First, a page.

Sometimes, not having a registration number (either copyright or WGA) can slow things down. Not worth it for the small fee. Just pay it and be done.

NikeeGoddess
11-07-2010, 08:25 AM
If copyright exists the moment I create something, why would I need to do this?

I'm really looking for a legal stance on this if submitting work to the US without copyright. If I feel like someone has nicked it, can i take them to court?this copyright statement is of it's purest form but it doesn't hold up as evidence. in school you can write a paper and the kid next to you could write the exact same paper. you both turn it in and the teacher accuses one of you of cheating (copying from the other)... but which one? who wrote it first? this is we need to copyright.

our LOC copyrights all written documents but the wga was created strictly for the film and motion picture industry. by registering with the wga you date stamp your work. this is probably all you need to do. and since you're east of the pond go here: http://wgaeast.org/
just do it and stop worrying.

btw - if someone important stole your work then you should be flattered ;)

9Ball
11-07-2010, 08:50 AM
Just pay it and be done.

I don't like paying for anything unless I absolutely have to! ;)

you're ready for those prodcos and managers who like you to cite a reference number

In everyones experience in submitting within the US, how often does this happen?

our LOC copyrights all written documents but the wga was created strictly for the film and motion picture industry. by registering with the wga you date stamp your work.

Does everyone agree this is a better option for me than the LoC if I do decide to copyright? Does the LoC not date stamp work?

I'm also not convinced that it would be easy to prove work had been stolen, even with WGA registration and having it copyrighted with the LoC - what are everyone else's thoughts on this?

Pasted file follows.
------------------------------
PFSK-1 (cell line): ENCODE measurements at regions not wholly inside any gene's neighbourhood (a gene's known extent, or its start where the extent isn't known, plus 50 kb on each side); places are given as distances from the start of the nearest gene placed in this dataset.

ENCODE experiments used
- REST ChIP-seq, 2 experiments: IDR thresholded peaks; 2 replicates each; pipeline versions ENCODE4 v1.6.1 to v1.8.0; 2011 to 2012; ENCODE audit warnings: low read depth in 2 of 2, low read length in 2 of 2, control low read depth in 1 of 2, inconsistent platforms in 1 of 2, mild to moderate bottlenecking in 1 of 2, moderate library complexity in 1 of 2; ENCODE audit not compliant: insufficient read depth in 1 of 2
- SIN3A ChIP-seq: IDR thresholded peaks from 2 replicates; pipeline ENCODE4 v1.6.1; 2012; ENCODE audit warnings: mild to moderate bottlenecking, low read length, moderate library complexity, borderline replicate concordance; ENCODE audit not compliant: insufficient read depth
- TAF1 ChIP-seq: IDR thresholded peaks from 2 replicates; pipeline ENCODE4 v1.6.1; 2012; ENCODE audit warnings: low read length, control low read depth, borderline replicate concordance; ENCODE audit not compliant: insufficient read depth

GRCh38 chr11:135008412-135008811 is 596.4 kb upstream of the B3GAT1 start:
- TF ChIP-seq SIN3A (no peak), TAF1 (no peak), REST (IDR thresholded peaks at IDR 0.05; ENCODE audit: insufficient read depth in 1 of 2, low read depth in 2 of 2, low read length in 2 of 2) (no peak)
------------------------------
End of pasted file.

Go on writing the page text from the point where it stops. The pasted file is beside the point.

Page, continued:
$35 isn't a lot of money in the general scheme of things but any amount of money spent, if not necessary, is a waste.

Thanks for your help on this guys, and Nikee, believe me, I would be flattered!

At this rate, it might be the only chance I get of seeing my work on screen!

RGF
11-07-2010, 06:42 PM
Let's put it this way. You write a script. I'm a director, and I'm looking for scripts to make. You send me the script. I love it, but I'm evil, and I decide to register it under my name as an original work created by me. You don't have it registered anywhere. Therefore, I have the time/date stamp that says that this particular creative work, as written by me, existed on this date. You can't prove that you wrote it first without a lot of hassle.

(Also, WGA expires after five years and will cost you to re-register. LOC is in perpetuity. )

You need to have this layer of protection. Sure, you wrote it, so you have the copyright. But can you PROVE IT after I steal it and register it as my own? I can prove it easier than you can. I have proof. You don't.

Truth is, reputable producers/agents/managers are in the business of finding great new talents. Why would they steal? They want to work wth you. However, there are a lot of bottom feeders out there that will steal. And once the script is out of your possession, who's to say who's eyes could fall upon your script? I had an unregistered treatment stolen early in my career. It can happen. Be protected.